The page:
Arkansas GOP shifts focus to governing after midterm sweep as Democrats try to assess future



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LITTLE ROCK, Arkansas — Arkansas Republicans shifted their focus Wednesday to governing a day after sweeping the state's top offices, while Democrats tried to assess their future.

Republicans won all statewide and federal offices on the ballot Tuesday in Arkansas, and party officials touted the wins as evidence that they had finally realigned a state long considered a Democratic holdout in the South.

"The people of Arkansas realized the Republican Party reflected their views and values more than the Democratic Party," state GOP Chairman Doyle Webb told reporters.

Tuesday's election was highlighted by Republican Congressman Tom Cotton unseating two-term Democratic U.S. Sen. Mark Pryor and GOP nominee Asa Hutchinson defeating Democratic rival and fellow ex-congressman Mike Ross in the race for Arkansas governor.

Republicans focused primarily on dissatisfaction with President Barack Obama in those and other races in Arkansas, a strategy they've used over the past two elections and one that Democrats said was too much to overcome.

"(Democrats) tried to differentiate, tried to distinguish themselves from the White House and the White House policies, but it was a pretty strong tide," said Democratic Gov. Mike Beebe, who was unable to run for re-election because of term limits.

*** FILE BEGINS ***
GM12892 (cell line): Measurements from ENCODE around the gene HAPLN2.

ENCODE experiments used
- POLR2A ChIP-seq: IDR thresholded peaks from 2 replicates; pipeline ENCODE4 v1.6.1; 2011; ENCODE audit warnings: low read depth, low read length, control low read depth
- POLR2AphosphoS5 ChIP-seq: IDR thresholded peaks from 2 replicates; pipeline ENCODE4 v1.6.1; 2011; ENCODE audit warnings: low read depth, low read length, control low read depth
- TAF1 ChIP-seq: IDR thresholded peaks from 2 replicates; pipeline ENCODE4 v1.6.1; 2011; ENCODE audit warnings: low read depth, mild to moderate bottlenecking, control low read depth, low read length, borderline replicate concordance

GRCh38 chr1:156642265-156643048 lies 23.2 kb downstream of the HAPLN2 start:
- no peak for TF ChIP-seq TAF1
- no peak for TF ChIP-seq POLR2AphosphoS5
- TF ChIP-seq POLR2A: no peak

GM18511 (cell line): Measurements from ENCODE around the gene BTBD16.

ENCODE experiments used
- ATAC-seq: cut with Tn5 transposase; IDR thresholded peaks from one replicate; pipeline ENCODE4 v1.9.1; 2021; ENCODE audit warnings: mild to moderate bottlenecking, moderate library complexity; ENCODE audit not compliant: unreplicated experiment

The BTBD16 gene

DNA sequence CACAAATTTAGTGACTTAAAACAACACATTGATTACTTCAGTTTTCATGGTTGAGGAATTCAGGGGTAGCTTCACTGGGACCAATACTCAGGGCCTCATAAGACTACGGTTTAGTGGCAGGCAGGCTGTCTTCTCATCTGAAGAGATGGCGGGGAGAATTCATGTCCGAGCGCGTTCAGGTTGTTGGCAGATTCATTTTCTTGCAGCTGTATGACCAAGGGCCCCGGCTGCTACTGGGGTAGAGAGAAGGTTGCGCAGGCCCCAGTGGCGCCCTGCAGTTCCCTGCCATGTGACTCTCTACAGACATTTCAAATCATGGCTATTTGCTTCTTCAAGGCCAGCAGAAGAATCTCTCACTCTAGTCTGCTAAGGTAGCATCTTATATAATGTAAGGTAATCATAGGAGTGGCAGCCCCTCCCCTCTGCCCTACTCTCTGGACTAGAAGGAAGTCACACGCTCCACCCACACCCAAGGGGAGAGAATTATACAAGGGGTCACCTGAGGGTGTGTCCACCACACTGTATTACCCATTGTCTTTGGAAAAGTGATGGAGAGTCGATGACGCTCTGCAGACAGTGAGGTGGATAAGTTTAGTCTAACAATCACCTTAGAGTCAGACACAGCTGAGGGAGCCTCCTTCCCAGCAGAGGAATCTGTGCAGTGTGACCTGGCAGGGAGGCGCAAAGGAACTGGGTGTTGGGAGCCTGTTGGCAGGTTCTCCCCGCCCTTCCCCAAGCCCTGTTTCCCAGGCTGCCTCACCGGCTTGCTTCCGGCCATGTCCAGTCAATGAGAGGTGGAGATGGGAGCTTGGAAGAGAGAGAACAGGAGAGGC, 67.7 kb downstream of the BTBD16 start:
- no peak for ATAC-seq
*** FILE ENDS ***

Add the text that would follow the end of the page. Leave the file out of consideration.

In an email to party supporters, state Democratic Chairman Vince Insalaco said the midterm "was nationalized and people voted their concerns on a local level."

Webb and Beebe both said whether Republicans' gains are long term depends on how the party governs.

"If they're successful and they govern wisely and they're able to bring people together and solve these problems, then it creates a greater likelihood of a generational thing," Beebe said.

Webb said that means delivering on the GOP's promises to cut taxes and limit government.

Hutchinson shifted quickly into transition mode Wednesday, tapping outgoing state Senate President Michael Lamoureux as his chief of staff. Lamoureux's exit from the Senate means a special election will be needed to fill the two years remaining on his term.

"Michael is a trusted friend and is one of the most experienced and knowledgeable leaders on the operation of state government," Hutchinson said in a statement. "I am grateful for his willingness to be part of my future administration."

The biggest question Hutchinson faces as he prepares to take office is whether to continue Arkansas' "private option" Medicaid expansion, which uses federal funds to purchase private insurance for the poor. More than 211,000 people are receiving coverage through the program.

Hutchinson has stopped short of saying whether he'll push for the program's reauthorization next year, saying he wants to evaluate its progress and wants answers on how the state will eventually pay its share for the expansion.

Beebe said he believes Hutchinson "going to have his work cut out for him" on the private option. Several opponents to the private option were elected to the Legislature Tuesday night, but Beebe warned that ending the program could have political consequences.

"If you're going to throw 200,000 people off of insurance, you're going to create a huge cadre of folks who might have been sitting on the sideline or voting the other way ... that all of a sudden are going to be energized," Beebe said.


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